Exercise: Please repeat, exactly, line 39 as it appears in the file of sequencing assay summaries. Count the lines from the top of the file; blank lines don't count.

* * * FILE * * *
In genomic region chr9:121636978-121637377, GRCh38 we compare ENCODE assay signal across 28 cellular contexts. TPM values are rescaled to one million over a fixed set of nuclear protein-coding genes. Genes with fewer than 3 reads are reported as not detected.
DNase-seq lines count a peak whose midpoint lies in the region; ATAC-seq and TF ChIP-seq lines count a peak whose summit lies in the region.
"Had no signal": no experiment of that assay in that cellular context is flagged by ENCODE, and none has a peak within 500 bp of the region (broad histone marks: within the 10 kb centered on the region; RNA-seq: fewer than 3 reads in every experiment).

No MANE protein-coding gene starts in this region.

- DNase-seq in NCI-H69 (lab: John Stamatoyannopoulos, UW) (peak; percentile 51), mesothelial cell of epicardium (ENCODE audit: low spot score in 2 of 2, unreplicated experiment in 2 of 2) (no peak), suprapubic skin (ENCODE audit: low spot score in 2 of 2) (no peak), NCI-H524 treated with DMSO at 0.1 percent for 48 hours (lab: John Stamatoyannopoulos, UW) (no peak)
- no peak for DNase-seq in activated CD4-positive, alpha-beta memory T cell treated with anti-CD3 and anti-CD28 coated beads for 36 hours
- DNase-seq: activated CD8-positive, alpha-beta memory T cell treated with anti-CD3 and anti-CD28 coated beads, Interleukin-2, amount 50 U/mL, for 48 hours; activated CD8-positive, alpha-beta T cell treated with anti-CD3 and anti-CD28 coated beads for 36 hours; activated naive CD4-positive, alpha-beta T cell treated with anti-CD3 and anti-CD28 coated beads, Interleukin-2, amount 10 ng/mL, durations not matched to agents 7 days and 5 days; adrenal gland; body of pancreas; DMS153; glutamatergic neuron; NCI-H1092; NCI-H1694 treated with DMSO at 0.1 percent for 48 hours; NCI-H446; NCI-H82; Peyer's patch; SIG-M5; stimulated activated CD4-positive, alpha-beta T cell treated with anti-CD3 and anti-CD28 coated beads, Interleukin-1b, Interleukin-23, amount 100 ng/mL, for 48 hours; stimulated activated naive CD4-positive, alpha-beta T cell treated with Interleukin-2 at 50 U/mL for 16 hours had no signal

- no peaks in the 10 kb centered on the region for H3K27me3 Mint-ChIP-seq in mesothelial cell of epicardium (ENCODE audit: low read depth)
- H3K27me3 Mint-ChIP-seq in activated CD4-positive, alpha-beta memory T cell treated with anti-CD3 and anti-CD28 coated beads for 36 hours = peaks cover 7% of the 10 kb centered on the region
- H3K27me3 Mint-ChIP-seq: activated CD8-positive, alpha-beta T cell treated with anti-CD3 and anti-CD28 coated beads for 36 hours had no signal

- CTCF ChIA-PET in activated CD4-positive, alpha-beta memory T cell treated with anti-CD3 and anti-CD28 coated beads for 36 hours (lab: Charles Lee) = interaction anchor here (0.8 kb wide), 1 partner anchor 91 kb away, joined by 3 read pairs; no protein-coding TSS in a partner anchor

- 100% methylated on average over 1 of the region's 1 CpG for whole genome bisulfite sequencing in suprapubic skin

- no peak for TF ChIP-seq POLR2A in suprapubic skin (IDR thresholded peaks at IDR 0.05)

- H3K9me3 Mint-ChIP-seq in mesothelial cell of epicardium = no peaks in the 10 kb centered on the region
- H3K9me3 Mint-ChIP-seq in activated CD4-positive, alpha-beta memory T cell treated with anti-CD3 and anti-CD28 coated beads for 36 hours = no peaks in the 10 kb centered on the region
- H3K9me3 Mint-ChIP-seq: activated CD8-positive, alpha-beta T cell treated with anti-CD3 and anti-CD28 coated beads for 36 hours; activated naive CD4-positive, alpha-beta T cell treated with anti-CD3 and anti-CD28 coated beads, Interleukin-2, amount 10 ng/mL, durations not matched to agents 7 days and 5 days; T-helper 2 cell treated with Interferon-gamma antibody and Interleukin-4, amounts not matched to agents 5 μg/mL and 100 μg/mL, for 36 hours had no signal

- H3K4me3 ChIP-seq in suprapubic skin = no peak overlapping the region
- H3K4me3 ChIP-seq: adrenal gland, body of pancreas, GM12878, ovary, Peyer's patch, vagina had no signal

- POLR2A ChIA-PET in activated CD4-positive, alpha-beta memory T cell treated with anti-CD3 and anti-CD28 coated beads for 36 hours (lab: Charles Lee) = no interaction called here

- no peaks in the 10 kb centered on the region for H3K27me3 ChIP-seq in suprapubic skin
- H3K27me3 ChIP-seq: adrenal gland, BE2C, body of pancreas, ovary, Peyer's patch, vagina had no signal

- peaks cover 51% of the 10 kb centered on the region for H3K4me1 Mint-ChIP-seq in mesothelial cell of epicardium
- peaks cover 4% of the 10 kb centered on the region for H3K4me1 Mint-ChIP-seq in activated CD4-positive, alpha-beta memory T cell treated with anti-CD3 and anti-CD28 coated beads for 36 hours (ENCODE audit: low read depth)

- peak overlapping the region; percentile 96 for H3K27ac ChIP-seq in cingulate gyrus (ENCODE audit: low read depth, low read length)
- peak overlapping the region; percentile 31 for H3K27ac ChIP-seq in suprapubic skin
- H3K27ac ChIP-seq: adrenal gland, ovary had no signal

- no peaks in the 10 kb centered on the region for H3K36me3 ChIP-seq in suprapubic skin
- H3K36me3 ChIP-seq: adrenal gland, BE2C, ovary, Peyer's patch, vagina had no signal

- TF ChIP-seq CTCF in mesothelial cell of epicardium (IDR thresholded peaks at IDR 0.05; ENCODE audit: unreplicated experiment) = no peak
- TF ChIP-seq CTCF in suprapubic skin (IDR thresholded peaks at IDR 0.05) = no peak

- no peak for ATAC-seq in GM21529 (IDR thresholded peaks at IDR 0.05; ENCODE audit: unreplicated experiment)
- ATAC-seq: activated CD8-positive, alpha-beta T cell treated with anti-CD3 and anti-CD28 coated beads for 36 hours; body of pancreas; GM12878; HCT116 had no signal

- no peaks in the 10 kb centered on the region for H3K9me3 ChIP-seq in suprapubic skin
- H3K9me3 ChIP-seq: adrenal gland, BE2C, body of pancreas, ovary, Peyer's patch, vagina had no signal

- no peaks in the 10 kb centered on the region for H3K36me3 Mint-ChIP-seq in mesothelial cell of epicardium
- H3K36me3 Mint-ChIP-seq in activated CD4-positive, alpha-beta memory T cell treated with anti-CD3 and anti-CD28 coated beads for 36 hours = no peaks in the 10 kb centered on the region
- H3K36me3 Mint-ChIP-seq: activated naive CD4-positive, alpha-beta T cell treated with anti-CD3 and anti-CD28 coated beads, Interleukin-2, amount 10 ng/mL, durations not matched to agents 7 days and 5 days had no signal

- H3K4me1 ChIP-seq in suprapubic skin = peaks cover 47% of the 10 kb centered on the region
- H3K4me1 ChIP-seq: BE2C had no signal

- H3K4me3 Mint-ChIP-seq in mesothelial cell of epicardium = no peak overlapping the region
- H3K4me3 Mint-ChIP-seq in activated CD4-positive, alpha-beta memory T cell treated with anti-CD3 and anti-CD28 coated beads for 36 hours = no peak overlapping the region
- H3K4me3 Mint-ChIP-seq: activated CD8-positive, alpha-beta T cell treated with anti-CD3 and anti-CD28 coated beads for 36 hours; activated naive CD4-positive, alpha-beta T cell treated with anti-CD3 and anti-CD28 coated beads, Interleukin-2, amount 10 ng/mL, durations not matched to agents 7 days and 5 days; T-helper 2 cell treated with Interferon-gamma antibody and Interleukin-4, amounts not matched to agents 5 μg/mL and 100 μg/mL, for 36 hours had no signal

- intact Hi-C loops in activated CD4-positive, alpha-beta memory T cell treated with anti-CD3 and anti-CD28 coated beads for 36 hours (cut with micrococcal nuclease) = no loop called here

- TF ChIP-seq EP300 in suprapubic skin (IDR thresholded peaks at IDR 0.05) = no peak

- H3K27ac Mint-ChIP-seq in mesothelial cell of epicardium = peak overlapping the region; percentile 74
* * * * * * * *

- H3K4me1 ChIP-seq: BE2C had no signal